Popular culture and media portray the U.S. prescription opioid addiction problem as a problem that plagues predominantly white communities. But recent data suggest a changing reality. According to recent research, while white Americans are more likely to overdose than Black Americans in 2019, overdose death rates among Black Americans rose by 38% between 2018 and 2019, according to the latest study. The publication contains the names of four hard-hit communities from four states. American Journal of Public Health. The number of overdoses in other races in the state were not affected.
There are fewer gaps in the population when it comes down to which people will be most affected by prescription drugs. Now there are a New study in the American Journal of Preventive Medicine It was found that both Black and White patients were prescribed the opioids at the same rates in the 2000s. TThe researchers looked at data on more than 250,000 people without cancer that were given opioids between 1996 and 2017. They found that 13.3% of Black patients had received at least one prescription from the study, as opposed to 13.8% for white patients.
According to the authors, this raises concern about the possibility that Black people may be exposed to similar opioid misuse risks as those of white patients. This is despite the fact that white people are most likely to get the best treatment, resources, and attention on the topic. “Even though the [media’s] focus is on whites using prescription opioids and Blacks using illicit opioids” (illegally obtained prescription pills, or prohibited drugs such as heroin), “when you look at prescriptions…Blacks actually are at the same risk as whites,” says Dr. Virginia Chang, associate professor of population health at New York University Grossman School of Medicine, who co-authored the research with Gawon Cho, a doctoral student at NYU’s School of Global Public Health.
OxyContin and other opioid medication They were launchedAccording to the researchers, these drugs were initially prescribed for whites in higher numbers than Hispanics and Blacks in the 1990s. The potential reasons why are many, including racist stereotypes that some health care providers have historically held which discredit Black patients’ self-reports of pain, and a tendency for novel therapeutics to be used less among under-represented racial groups. But opioid prescriptions accelerated across racial groups in the early 2000s, driven by drug manufacturers’ aggressive advertising campaigns, efforts such as the American Pain Society’s promotion of pain as the “fifth vital sign” to make it top of mind for doctors, and the liberalizationthe law governing prescription of opioids. Black patients received more opioid prescriptions than whites. In fact, the rate of prescribing opioids to Black patients rose rapidly in 2000s. Although opioid abuse declined across all racial groups and ethnicities in the 2010s due to prescribing limitations, it is still a major problem.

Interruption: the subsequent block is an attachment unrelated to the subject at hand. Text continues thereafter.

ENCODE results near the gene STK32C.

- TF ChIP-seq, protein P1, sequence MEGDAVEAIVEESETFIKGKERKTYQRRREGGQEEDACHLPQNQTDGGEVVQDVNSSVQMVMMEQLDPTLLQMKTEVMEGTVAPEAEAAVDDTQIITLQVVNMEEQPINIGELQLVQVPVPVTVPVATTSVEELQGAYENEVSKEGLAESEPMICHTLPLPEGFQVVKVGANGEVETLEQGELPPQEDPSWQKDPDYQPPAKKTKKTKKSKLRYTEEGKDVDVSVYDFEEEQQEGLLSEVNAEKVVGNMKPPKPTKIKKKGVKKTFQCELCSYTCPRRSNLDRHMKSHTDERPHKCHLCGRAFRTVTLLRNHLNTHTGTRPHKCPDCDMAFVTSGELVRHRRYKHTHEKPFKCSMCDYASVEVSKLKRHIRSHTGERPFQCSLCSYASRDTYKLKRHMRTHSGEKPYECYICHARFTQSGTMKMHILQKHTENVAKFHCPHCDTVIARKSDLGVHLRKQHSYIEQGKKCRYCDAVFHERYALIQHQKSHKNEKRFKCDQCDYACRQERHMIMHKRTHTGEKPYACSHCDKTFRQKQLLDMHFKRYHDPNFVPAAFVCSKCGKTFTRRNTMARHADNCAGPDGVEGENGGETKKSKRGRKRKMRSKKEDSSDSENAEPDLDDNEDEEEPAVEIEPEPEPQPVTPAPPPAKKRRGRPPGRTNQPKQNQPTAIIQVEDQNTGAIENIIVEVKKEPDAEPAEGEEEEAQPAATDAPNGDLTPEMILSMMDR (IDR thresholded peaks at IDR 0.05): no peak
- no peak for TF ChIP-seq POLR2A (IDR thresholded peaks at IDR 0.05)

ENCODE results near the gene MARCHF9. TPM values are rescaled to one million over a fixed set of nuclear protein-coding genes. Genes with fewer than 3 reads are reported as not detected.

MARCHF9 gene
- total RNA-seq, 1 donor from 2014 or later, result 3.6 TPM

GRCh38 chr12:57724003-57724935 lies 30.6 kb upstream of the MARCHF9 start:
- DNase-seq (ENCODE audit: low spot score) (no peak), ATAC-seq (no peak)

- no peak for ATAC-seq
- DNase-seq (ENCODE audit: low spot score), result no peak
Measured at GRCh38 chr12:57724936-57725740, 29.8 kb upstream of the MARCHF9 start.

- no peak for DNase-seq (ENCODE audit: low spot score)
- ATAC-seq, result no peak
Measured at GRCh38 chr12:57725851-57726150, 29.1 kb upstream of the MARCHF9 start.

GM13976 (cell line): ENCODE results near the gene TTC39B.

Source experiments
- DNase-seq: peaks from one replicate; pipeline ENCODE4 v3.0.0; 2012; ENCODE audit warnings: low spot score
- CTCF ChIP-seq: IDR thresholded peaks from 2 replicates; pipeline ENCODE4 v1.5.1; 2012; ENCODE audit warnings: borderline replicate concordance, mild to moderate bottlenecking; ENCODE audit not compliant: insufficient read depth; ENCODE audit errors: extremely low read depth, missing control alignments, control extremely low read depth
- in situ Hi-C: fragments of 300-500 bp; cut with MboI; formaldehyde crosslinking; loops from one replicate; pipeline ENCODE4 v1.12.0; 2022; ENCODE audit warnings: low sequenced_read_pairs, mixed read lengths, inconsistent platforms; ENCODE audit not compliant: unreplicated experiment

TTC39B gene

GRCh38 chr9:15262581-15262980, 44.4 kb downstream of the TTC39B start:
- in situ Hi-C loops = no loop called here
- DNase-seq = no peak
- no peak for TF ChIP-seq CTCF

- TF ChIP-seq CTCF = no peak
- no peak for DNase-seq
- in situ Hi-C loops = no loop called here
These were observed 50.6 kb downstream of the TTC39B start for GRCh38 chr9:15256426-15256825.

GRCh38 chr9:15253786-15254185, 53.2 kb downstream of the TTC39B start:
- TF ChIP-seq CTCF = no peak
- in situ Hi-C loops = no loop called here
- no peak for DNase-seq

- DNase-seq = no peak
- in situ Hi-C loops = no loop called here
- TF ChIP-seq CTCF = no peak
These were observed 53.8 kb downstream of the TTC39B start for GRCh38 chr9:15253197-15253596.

Chang suggests that overdose deaths from Black Americans may have increased due to a narrower gap in prescription rates based on race. However, the increase of opioid prescriptions may provide potential benefits for Black patients—not just risks. Properly prescribed, opioids are effective in treating pain. Although the study didn’t examine the causes of opioid prescribing, it could indicate that the availability of opioids to Black patients is increasing. “Not every opioid prescription is bad,” says Chang.
The demographic differences between the two groups haven’t disappeared completely. Only 10.3% of Hispanic patients were given an opioid, according to the researchers. Hispanics are more likely to be prescribed opioids than whites or blacks, and the lagging numbers of Hispanics who have received them may help protect against opioid abuse. Chang says that the data could also indicate that these patients may not be getting adequate pain treatment. “For Hispanics, since they are getting fewer prescriptions and they have fewer overdoses, some portion of it could represent under-treatment.” The study notes that although Hispanic, Black and white populations have similar rates of chronic pain, Hispanic patients are less likely to receive opioids than white or Black patients with similar pain levels.
The research only looked at whether or not a patient had an opioid prescription—not the dosage prescribed, which other research has found to be significantly higher for white patients compared to Black patients. The research suggests that Black communities could need greater resources to treat addiction, given their historically limited access. AccessThere are medications to treat opiate addiction. The growing evidence that Black and white people alike often first encounter opioids through a doctor’s prescription could raise awareness that opioid addiction is, in many ways, a medical problem.